Ukrainian government officials blamed the Russian security services for the power outages, while researchers linked malware to the Sandworm group responsible for hacking government systems in Ukraine. Anonymity offers a means for achieving political utility by furnishing plausible deniability while attaining strategic objectives. Lately the Russian-associated Dragonfly group has compromised energy firms in both the United States and Europe. This group accessed operational systems, meaning it gained the capability to control these systems if it they decide to do so. While election tampering leads to chaos in internal affairs, positioning itself to disrupt the energy sector gives Russia the means to push back against U.S. trade sanctions for nefarious activity.

However, cyber operations that intentionally damage or otherwise impair the use of critical infrastructure as a public service are contrary to norms for responsible state behavior promulgated by the United Nations. The Russian Federation is a member of the Government Group of Experts that established this particular norm and others in 2015. Although voluntary and nonbinding, any violation by Russia must be deemed irresponsible. Yet if the only constraints on cyber operations are moral or ethical violations of the agreed norms, bad behavior is a rational choice because there is little chance of any repercussions. States will engage in, sponsor or condone cyber operations when they can be expected to afford political utility, largely predicated on anonymity.

According to the report submitted to the Senate, Russia was intending to “weaken Ukraine to the point that it becomes a failed state, rendering it incapable of joining Western institutions.” The Central Intelligence Agency attributed the NotPetya cyberattack that disrupted computers in Ukraine during June 2017 to GRU operatives. The mock ransomware wiped data at banks, energy firms and an airport. NotPetya installed through tax and accounting software updates from a Ukraine site but also spread to the United States and Europe. Maersk, the world’s largest container ship company, reported a $300M loss due to a significant interruption. The American pharmaceutical giant Merck suffered similar losses but more concerning was their shutdown of production of the pediatric vaccine GARDASIL for HPV and adult Hepatitis B vaccine. While the goal of NotPetya might have been rational for the political utility of covertly disrupting Ukrainian financial systems, the result was irresponsible because patients will die from a lack of vital vaccines.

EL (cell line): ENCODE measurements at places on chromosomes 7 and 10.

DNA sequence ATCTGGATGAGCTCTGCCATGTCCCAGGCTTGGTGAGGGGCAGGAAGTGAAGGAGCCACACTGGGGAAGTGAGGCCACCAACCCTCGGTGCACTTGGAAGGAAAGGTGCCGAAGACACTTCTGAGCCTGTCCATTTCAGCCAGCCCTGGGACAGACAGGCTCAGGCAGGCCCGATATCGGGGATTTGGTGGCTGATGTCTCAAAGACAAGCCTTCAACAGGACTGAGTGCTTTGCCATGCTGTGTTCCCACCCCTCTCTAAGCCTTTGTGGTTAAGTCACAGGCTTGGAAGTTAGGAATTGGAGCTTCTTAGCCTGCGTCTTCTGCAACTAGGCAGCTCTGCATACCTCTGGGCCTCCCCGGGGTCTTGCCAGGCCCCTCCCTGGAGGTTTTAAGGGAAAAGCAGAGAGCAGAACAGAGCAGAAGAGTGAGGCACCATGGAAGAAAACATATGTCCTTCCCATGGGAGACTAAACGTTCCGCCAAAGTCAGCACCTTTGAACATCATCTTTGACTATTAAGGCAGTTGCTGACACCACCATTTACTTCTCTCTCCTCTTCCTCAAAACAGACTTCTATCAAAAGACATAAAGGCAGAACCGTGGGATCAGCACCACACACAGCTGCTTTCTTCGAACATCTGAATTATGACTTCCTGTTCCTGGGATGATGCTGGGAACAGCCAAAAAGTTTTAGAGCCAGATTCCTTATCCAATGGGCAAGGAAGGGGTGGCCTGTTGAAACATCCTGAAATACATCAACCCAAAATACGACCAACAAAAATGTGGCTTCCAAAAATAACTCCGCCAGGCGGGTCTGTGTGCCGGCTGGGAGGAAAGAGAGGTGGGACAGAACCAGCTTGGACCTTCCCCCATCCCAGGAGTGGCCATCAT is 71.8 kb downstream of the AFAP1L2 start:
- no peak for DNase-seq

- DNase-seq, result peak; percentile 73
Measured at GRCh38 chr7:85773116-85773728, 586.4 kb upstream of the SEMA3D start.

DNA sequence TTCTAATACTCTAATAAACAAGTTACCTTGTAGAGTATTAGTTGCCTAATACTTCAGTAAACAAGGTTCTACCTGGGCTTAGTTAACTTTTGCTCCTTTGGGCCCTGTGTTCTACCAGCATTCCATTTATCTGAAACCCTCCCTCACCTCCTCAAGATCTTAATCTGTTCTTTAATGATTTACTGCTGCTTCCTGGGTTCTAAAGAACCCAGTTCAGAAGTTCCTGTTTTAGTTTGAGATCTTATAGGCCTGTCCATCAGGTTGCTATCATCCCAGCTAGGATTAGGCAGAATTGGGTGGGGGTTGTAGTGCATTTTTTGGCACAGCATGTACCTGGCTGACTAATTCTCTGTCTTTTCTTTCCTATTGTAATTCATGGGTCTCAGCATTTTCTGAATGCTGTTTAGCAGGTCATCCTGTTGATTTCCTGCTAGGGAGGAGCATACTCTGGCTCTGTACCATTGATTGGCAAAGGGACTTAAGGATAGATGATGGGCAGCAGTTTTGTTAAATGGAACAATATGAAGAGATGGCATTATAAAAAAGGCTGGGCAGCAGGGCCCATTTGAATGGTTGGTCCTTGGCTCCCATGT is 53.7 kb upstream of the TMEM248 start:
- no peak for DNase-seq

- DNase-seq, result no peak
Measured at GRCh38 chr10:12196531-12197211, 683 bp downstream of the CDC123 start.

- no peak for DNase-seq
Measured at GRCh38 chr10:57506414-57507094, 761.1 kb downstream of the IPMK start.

The Russian use of cyber operations to gain political influence is unlikely to go away in the near future. Investigators recently found that APT28 was establishing phishing sites to target the U.S. Senate. The efforts following the U.S. presidential campaign to change the calculus in Russian decisions on cyber operations through economic sanctions, diplomatic expulsions and compound closures failed. Normative considerations could impose reputational costs that affect self-restraint, primarily from rational calculations of interest. Although no such costs have been imposed by the international community for Russian cyber operations against Ukraine. Thus, Russian expectations of loss from cyber operations is too small to alter behavior. In the mind of the decision makers in Russia, cyber operations are rational because they have become a preferred asymmetric means to achieving political utility, regardless of allegations that they are irresponsible.

Scott Jasper teaches at the Naval Postgraduate School and is the author of Strategic Cyber Deterrence: The Active Cyber Defense Option. You can follow him @ScotJasper.